Practice Management Blog

How to Write a Therapy Treatment Plan (+ Template)

Therapy treatment plans can seem suspiciously similar to administrative legwork. Not a welcome prospect if the administrative responsibilities of running a practice are among your least favorite aspects of working in allied health.

The advantages of effectively drafted therapy treatment plans, however, are worth the effort.

Essentially, treatment plans help therapists structure their approach and track changes over time.

They’re collaborative documents created by therapists in partnership with clients. They provide a focus for sessions and serve as a map dotted with goals to plot therapeutic progress.
It sounds like a lot of work but don’t worry, we’ve done a lot of the heavy lifting for you.

Here’s our guide:

What Should a Therapy Treatment Plan Include?

Among all the information you’ll include in a treatment plan, certain key elements are essential to ensure clarity, efficacy and relevance to client needs.

Let’s break down some of the basic information to incorporate into every treatment plan:

Client Information

Gathering basic client information provides context for understanding the client’s unique circumstances and challenges.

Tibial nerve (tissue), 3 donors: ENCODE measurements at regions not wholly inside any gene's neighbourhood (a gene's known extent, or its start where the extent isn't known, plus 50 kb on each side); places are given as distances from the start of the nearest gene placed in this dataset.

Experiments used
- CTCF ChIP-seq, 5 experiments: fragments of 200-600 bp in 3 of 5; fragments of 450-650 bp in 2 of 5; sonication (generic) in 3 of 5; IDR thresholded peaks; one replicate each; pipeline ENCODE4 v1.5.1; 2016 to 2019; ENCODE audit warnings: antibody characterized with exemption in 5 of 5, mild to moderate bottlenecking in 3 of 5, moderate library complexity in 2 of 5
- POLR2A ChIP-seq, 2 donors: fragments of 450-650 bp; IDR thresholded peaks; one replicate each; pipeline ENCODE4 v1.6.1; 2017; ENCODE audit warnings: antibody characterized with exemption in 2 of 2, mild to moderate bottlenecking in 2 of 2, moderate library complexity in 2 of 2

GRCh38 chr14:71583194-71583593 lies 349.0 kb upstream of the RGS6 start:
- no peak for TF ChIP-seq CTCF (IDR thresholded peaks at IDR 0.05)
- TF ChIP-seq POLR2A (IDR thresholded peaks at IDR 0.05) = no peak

Demographic details like age, gender and cultural background can influence the therapeutic approach. Additionally, knowing the client’s presenting concerns allows therapists to tailor the treatment plan to address specific issues effectively.

Medical History

Medical history includes any past diagnoses or treatments. This information helps therapists assess potential underlying factors that may contribute to the client’s current mental health concerns.

For example, knowledge of a history of trauma or medical conditions like depression or anxiety can impact the therapeutic process and guide treatment decisions.

Assessment & Diagnosis

The assessment phase of a therapy treatment plan involves gathering information through methods like interviews, questionnaires and direct observations to evaluate the client’s mental health status and needs. This may include assessing symptoms, exploring past experiences and identifying underlying factors contributing to the client’s condition.